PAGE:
Powers

Forceful action (Sealing or Break Open) cannot be adopted.

Seal or Break Open the door of any premises or break open any almirah, electronic devices, box, receptacle in which any goods accounts, registers or documents of the person are suspected to be concealed, where access to such premises, almirah, electronic devices, box or receptacle is

denied, can be resorted.

Seizure            of Goods

Goods    cannot    be     seized    in inspection proceedings.

Goods can be seized if they are liable for confiscation. If not practically possible to seize,

constructive seizure can be there.

Seizure            of

Books              of

Accounts/ Documents

Books/    documents    cannot    be seized in inspection proceeding.

Any secreted document, books or things, which may be useful or relevant to any proceedings can be

seized.

 

 

  1. Reason to believe

 

It is very well evident from the provisions of Section 67 that Proper Officer (JC or above) must have Reason to believe before authorising any action of Search & Seizure and Inspection as well. Term ‘Reason to believe’ is not defined under the GST law, however defined in Indian Penal Code 1860. Further the scope of the said term is more or less settled under Income Tax Law. As per section 26 of IPC “A person is said to have “reason to believe” a thing, if he has sufficient cause to believe that thing but not otherwise”. That means there are very less room for any doubt or ambiguity. Reason to believe refers to a positive, strong and firm opinion based on information and evidences. It definitely a subjective matter which may vary from case to case, however ‘Reason to believe is not same as that of Reason to Suspect’ (Indian Oil Corporation – 159 ITR 956 SC).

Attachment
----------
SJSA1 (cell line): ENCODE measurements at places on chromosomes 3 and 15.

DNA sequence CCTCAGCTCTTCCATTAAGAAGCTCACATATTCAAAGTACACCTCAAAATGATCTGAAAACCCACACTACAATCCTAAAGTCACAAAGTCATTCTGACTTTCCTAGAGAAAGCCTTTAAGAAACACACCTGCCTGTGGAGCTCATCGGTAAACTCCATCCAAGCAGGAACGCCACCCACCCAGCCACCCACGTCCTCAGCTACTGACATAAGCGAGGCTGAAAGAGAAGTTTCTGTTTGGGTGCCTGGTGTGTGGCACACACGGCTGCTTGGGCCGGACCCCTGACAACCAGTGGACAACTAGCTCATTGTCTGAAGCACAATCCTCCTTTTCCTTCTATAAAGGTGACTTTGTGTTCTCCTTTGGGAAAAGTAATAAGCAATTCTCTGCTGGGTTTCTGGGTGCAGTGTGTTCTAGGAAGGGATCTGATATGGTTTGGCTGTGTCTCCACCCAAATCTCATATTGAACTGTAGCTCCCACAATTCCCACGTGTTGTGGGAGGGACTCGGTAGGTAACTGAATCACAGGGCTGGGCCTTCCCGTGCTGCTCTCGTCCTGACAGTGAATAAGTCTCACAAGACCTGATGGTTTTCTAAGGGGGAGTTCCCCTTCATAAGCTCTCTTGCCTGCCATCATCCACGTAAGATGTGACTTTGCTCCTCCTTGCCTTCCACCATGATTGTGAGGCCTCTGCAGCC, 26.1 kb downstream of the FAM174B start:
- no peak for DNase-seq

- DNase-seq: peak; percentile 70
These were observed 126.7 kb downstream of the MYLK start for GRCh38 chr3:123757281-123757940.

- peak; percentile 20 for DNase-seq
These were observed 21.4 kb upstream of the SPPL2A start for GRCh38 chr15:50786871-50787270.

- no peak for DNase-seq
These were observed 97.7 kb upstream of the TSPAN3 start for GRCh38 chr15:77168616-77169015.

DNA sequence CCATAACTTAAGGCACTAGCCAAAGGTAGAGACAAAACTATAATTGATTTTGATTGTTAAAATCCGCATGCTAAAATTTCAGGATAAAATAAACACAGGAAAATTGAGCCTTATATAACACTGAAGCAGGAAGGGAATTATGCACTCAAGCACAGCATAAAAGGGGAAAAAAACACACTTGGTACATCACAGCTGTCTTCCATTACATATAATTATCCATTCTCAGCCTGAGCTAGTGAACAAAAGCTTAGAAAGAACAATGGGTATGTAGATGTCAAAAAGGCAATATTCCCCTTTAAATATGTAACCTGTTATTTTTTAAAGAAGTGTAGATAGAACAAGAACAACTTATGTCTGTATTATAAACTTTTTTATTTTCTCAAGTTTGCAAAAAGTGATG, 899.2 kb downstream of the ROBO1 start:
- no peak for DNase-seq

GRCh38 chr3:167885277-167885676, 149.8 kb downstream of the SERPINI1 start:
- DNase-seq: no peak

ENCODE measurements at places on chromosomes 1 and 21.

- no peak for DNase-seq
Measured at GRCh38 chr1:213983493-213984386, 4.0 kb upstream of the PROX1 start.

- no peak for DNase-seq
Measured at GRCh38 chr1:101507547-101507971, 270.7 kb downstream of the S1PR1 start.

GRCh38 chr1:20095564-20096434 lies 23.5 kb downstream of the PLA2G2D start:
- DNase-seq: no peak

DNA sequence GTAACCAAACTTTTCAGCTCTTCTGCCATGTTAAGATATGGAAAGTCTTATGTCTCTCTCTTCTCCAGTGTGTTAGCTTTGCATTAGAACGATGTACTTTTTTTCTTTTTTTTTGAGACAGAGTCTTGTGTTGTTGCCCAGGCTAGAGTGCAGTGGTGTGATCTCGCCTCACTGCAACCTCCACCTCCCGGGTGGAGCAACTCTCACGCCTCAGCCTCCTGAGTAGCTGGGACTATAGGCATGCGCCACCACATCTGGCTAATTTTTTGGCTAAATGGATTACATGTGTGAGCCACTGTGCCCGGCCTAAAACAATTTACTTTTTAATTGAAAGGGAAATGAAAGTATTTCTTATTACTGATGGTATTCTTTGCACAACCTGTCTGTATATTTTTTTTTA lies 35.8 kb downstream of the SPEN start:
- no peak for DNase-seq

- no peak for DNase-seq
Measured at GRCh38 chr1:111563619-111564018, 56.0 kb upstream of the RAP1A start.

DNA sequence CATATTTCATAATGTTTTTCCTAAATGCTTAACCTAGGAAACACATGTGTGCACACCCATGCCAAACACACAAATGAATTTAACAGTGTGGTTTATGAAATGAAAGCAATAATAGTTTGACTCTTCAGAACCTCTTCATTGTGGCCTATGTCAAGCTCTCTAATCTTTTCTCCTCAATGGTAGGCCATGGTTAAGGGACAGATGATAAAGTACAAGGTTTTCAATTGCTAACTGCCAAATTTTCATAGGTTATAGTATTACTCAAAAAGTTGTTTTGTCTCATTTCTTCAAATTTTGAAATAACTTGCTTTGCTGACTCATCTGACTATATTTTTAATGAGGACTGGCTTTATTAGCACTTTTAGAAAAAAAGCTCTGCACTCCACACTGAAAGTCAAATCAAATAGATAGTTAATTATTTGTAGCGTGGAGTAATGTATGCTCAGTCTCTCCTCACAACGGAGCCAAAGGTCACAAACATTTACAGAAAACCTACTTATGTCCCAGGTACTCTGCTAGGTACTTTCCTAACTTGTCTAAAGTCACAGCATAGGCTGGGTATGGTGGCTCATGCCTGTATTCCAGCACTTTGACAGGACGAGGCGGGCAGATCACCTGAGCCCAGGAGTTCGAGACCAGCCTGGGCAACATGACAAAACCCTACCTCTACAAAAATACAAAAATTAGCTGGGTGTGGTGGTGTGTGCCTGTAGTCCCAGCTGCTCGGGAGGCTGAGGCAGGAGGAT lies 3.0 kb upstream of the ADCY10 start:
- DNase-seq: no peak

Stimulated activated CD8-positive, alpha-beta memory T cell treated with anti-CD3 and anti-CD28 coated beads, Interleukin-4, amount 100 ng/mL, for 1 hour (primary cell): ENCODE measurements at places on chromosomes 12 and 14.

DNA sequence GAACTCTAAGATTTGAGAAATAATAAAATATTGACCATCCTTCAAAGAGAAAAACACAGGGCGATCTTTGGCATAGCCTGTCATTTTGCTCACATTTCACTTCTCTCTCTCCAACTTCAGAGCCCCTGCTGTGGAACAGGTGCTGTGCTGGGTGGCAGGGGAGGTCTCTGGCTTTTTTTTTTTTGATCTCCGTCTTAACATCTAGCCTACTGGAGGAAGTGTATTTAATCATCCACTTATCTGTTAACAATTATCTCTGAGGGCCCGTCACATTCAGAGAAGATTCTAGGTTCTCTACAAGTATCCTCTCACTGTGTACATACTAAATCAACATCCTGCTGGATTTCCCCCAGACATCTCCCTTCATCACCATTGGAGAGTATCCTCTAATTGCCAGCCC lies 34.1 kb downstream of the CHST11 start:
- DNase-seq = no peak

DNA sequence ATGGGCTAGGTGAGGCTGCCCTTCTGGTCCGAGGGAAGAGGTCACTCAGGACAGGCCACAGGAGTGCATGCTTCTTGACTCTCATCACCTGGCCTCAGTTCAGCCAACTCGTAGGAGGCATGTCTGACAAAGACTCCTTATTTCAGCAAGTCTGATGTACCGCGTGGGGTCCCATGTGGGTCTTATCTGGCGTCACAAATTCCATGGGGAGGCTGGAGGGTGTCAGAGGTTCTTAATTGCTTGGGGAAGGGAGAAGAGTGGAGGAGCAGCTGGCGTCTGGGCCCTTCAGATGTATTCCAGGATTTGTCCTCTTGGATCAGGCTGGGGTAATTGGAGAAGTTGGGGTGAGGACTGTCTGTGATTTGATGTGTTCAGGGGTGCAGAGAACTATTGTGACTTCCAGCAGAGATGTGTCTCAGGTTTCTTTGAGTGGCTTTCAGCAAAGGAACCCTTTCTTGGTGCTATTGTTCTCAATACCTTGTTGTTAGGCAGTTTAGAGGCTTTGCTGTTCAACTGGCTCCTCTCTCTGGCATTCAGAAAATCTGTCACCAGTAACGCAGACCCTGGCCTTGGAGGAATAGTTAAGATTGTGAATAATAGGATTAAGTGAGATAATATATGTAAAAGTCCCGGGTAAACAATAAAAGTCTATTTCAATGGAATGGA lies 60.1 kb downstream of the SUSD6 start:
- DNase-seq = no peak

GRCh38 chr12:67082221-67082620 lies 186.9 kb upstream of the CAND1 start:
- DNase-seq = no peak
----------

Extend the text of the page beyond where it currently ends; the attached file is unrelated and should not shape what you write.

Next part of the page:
Hon’ble supreme court in the case of ‘Lakhmani Mewal Das (103 ITR 437)’ has held that the reason for the formation of the belief must have rational connection with or relevant bearing on the formation of the belief. The rational connection postulates that there must be direct nexus or live link between the material coming to the notice of the Income-tax Officer and the formation of this belief that there has been escapement of the income of the assessee from assessment in the particular year because of his failure to disclose fully and truly all material facts.

The Hon’ble court further held that it is no doubt true that the court cannot go into sufficiency or adequacy of the material substitute its own opinion for that of the Income tax officer on the point as to whether action should be initiated for reopening assessment. At the same time we have to bear in mind that it is not any and every material, howsoever vague and indefinite or distant, remote and farfetched, which would warrant the formation of the belief relating to escapement of the income of the assessee from assessment. The fact that the words "definite information" which were there in section 34 of the Act of 1922, at one time before its amendment in 1948, are not there in section 147 of the Act of 1961, would not lead to the conclusion that action can now be taken for reopening assessment even if the information is wholly vague, indefinite, far-fetched and remote. The reason for the formation of the belief must be held in good faith and should not be a mere pretence.